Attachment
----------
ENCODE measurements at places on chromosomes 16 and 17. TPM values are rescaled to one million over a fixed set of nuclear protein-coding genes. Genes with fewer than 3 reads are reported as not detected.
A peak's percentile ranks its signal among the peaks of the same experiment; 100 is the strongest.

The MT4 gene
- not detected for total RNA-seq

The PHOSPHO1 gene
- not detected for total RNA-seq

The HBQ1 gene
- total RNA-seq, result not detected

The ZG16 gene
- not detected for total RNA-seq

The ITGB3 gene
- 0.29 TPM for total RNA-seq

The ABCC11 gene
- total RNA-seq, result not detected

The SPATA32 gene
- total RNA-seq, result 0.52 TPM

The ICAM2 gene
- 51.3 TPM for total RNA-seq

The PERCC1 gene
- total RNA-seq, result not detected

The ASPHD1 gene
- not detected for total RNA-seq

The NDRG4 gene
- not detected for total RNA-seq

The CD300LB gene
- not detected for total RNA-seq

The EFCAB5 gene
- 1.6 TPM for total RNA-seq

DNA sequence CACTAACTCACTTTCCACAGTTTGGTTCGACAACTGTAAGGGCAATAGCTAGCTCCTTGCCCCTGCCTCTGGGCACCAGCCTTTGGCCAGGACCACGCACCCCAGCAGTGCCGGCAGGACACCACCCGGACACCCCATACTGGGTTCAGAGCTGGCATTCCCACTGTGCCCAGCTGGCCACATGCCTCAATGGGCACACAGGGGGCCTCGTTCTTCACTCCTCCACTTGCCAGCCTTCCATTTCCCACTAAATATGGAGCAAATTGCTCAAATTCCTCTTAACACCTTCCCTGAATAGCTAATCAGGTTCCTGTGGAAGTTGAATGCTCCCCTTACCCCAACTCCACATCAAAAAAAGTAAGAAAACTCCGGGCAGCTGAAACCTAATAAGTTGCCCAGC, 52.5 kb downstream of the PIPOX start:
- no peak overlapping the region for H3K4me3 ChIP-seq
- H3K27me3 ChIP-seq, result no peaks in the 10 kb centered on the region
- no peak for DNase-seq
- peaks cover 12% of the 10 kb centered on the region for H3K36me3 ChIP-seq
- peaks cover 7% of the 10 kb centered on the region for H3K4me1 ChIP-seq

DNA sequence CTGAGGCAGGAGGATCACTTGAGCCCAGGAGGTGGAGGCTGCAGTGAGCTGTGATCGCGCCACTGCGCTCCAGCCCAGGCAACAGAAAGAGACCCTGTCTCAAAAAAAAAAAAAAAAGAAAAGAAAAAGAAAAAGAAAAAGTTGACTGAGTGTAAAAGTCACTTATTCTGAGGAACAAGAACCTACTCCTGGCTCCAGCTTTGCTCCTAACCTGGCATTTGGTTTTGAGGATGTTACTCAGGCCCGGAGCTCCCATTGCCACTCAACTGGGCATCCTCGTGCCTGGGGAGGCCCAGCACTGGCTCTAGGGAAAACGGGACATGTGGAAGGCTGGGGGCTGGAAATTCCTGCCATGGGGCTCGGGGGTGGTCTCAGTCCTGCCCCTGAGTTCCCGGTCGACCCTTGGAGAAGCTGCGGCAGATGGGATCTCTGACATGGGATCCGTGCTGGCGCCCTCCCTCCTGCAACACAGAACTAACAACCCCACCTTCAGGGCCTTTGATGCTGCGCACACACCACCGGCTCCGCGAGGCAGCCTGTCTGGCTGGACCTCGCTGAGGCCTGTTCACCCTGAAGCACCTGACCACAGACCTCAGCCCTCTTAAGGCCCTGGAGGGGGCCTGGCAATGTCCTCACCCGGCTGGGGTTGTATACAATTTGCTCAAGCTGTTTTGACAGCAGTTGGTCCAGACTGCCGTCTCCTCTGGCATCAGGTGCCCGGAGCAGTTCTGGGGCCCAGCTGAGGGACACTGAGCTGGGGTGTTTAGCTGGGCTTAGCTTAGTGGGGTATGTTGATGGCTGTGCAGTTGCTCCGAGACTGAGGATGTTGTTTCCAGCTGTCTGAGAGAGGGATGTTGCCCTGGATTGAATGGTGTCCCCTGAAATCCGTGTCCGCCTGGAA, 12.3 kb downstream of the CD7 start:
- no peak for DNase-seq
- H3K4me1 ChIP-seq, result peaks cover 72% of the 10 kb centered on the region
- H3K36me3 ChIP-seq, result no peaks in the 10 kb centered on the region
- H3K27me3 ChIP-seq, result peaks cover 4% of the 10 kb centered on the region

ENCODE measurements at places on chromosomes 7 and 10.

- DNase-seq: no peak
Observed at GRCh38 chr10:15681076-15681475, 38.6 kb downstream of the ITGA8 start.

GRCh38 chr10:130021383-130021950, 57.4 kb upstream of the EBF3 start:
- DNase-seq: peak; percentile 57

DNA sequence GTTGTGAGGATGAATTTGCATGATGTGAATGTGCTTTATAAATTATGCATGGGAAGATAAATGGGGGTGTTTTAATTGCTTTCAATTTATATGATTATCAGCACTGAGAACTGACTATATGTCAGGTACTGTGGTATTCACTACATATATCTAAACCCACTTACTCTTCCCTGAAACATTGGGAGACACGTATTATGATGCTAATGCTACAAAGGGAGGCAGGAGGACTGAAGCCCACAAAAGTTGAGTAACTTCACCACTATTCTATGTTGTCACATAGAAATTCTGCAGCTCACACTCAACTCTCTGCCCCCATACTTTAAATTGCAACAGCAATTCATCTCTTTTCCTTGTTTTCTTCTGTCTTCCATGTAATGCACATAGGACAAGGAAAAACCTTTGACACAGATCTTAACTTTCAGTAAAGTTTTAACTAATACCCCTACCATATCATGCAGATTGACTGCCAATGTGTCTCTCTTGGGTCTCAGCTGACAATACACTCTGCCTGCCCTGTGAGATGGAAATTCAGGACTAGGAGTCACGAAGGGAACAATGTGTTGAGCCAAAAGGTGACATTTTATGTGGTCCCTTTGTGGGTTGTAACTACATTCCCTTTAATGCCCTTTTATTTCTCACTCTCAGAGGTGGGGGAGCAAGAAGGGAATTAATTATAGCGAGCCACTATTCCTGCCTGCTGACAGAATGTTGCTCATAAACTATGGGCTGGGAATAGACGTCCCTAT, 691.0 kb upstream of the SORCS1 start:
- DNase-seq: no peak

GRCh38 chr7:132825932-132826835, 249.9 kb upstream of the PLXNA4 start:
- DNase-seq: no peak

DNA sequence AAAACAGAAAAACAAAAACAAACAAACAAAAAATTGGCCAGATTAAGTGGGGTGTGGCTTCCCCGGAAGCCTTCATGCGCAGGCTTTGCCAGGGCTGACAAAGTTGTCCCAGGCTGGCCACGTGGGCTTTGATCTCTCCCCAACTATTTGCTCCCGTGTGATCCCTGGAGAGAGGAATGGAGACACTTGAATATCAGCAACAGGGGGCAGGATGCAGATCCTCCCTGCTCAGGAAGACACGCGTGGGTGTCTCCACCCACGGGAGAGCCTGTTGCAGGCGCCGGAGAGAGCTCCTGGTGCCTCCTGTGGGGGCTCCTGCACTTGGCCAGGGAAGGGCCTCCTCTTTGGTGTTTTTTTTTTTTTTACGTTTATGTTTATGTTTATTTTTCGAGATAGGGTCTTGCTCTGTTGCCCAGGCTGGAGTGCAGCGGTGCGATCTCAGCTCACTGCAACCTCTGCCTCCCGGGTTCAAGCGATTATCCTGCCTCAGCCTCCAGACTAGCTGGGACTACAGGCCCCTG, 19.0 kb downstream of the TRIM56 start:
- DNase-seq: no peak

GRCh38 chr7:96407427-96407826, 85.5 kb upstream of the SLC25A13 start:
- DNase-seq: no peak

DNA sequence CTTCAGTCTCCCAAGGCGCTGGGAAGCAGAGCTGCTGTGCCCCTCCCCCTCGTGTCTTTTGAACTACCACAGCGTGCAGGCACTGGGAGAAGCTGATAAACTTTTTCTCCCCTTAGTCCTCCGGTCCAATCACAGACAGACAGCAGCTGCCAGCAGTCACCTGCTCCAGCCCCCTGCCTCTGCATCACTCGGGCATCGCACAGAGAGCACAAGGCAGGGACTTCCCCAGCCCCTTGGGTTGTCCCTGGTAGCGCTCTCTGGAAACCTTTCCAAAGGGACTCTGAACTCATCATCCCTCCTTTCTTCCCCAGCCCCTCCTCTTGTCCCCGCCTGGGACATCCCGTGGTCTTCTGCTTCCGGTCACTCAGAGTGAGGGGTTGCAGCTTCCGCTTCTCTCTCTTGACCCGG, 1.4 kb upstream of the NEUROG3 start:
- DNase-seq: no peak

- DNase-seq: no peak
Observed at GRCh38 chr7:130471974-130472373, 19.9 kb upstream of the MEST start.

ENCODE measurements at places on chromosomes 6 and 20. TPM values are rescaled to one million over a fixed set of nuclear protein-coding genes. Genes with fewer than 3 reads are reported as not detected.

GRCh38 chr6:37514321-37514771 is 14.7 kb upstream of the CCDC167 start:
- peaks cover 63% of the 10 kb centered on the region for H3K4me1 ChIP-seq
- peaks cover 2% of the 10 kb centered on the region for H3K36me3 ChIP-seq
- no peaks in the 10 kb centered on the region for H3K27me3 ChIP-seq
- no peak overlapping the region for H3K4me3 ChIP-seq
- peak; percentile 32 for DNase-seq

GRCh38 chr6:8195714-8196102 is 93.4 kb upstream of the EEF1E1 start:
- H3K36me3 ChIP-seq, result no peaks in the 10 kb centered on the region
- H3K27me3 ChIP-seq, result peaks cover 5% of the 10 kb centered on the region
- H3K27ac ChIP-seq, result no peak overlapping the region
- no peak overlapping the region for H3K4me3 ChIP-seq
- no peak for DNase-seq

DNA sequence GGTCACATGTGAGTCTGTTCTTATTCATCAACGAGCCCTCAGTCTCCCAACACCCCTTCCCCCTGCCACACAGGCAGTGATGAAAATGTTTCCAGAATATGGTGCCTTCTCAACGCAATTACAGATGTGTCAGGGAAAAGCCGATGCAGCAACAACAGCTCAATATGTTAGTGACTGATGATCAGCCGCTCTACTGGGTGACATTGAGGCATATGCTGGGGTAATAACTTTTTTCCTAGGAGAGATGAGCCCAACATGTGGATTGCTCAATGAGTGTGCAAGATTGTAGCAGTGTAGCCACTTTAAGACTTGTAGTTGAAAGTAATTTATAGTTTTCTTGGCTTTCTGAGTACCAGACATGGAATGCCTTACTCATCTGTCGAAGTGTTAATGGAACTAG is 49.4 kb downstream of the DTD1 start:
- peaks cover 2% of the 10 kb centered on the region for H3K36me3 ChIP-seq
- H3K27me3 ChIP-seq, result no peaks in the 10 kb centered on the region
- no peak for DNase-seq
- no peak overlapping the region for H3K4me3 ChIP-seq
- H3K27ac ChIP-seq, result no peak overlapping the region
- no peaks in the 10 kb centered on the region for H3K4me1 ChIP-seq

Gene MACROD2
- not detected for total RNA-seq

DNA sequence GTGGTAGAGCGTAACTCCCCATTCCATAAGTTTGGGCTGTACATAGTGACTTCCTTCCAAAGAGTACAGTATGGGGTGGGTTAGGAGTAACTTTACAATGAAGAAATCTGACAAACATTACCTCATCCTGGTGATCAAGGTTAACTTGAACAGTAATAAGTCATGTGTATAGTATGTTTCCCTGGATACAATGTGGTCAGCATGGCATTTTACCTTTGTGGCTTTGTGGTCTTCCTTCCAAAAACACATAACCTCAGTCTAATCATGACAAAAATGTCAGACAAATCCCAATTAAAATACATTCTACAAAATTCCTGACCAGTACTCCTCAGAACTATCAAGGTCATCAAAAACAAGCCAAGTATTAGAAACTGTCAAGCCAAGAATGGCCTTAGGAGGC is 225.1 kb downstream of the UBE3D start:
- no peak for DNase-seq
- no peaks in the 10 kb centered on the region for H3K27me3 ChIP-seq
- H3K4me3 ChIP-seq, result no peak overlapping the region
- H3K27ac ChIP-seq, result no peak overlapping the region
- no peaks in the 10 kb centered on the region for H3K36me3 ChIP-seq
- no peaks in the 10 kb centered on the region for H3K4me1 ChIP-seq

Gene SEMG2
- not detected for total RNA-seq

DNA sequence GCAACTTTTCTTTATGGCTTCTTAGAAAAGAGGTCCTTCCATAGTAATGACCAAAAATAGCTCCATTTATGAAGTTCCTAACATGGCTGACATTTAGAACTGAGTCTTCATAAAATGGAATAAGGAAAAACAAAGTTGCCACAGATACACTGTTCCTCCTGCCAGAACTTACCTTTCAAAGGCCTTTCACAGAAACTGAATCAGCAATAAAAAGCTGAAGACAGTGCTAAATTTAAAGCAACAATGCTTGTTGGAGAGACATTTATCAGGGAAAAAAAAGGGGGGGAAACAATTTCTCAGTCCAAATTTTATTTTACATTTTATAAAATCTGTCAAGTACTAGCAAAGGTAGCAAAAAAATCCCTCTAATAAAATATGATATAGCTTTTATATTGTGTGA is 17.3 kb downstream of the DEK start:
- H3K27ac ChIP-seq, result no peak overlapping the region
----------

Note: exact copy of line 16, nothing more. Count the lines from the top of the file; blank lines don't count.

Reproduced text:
- total RNA-seq, result 0.52 TPM